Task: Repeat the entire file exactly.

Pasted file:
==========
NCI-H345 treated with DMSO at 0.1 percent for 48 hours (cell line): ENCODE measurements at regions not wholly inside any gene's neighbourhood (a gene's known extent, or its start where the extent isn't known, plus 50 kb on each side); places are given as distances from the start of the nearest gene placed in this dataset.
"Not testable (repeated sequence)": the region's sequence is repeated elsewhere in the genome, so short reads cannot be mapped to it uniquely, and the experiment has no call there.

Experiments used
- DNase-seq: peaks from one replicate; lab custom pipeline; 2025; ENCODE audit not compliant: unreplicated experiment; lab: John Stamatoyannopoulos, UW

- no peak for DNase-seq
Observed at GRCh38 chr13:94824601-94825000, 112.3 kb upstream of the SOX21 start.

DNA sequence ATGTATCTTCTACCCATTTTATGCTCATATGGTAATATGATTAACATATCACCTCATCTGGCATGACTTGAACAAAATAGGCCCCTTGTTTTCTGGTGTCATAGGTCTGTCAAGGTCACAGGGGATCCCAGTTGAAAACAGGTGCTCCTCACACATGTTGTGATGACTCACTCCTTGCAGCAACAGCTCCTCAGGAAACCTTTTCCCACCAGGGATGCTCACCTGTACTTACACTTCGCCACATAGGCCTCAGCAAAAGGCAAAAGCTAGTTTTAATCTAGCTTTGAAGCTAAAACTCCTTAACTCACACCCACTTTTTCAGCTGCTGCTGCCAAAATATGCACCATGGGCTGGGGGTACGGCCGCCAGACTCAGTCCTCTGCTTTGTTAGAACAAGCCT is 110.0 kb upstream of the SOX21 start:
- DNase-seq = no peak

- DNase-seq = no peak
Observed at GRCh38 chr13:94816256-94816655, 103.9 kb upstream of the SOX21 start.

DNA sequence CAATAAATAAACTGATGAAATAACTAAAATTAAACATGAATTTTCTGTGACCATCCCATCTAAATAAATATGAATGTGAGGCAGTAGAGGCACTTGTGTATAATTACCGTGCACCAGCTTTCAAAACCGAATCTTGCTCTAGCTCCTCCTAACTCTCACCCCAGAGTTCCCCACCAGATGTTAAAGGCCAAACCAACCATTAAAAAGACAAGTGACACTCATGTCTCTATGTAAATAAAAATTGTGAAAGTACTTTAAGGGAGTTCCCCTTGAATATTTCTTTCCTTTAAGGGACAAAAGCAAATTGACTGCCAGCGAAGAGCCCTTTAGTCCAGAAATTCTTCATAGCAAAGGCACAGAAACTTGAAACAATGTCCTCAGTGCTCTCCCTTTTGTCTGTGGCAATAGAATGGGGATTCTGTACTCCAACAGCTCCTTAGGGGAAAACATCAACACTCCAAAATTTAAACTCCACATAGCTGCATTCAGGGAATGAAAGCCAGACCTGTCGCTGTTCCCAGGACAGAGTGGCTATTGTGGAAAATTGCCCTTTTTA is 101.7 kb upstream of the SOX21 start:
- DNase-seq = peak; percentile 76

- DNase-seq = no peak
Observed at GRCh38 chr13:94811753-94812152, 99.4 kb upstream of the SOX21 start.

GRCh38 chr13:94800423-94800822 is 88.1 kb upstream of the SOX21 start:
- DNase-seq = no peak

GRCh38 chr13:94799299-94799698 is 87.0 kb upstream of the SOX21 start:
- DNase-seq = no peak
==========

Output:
NCI-H345 treated with DMSO at 0.1 percent for 48 hours (cell line): ENCODE measurements at regions not wholly inside any gene's neighbourhood (a gene's known extent, or its start where the extent isn't known, plus 50 kb on each side); places are given as distances from the start of the nearest gene placed in this dataset.
"Not testable (repeated sequence)": the region's sequence is repeated elsewhere in the genome, so short reads cannot be mapped to it uniquely, and the experiment has no call there.

Experiments used
- DNase-seq: peaks from one replicate; lab custom pipeline; 2025; ENCODE audit not compliant: unreplicated experiment; lab: John Stamatoyannopoulos, UW

- no peak for DNase-seq
Observed at GRCh38 chr13:94824601-94825000, 112.3 kb upstream of the SOX21 start.

DNA sequence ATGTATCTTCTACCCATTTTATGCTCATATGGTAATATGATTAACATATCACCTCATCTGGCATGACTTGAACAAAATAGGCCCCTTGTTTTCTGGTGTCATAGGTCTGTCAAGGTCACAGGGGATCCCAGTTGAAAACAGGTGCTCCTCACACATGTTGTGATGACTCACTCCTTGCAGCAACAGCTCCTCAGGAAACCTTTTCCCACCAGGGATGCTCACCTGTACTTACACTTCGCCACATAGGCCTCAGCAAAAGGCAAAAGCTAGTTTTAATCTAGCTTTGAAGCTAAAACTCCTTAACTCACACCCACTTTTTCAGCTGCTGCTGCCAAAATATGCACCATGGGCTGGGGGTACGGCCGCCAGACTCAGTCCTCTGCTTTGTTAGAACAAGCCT is 110.0 kb upstream of the SOX21 start:
- DNase-seq = no peak

- DNase-seq = no peak
Observed at GRCh38 chr13:94816256-94816655, 103.9 kb upstream of the SOX21 start.

DNA sequence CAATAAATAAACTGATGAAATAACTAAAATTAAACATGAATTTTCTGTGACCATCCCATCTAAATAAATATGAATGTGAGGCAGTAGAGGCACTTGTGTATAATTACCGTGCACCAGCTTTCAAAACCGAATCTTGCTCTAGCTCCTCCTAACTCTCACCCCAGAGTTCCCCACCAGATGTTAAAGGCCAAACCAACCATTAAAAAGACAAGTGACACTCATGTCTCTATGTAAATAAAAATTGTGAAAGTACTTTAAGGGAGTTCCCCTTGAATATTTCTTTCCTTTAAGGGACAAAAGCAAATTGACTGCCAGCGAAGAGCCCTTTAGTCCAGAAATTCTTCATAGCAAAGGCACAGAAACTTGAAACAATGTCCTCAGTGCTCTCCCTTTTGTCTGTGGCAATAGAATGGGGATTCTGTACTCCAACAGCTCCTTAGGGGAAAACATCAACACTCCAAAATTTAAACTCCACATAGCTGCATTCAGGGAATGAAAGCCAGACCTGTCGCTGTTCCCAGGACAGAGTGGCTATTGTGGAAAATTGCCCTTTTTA is 101.7 kb upstream of the SOX21 start:
- DNase-seq = peak; percentile 76

- DNase-seq = no peak
Observed at GRCh38 chr13:94811753-94812152, 99.4 kb upstream of the SOX21 start.

GRCh38 chr13:94800423-94800822 is 88.1 kb upstream of the SOX21 start:
- DNase-seq = no peak

GRCh38 chr13:94799299-94799698 is 87.0 kb upstream of the SOX21 start:
- DNase-seq = no peak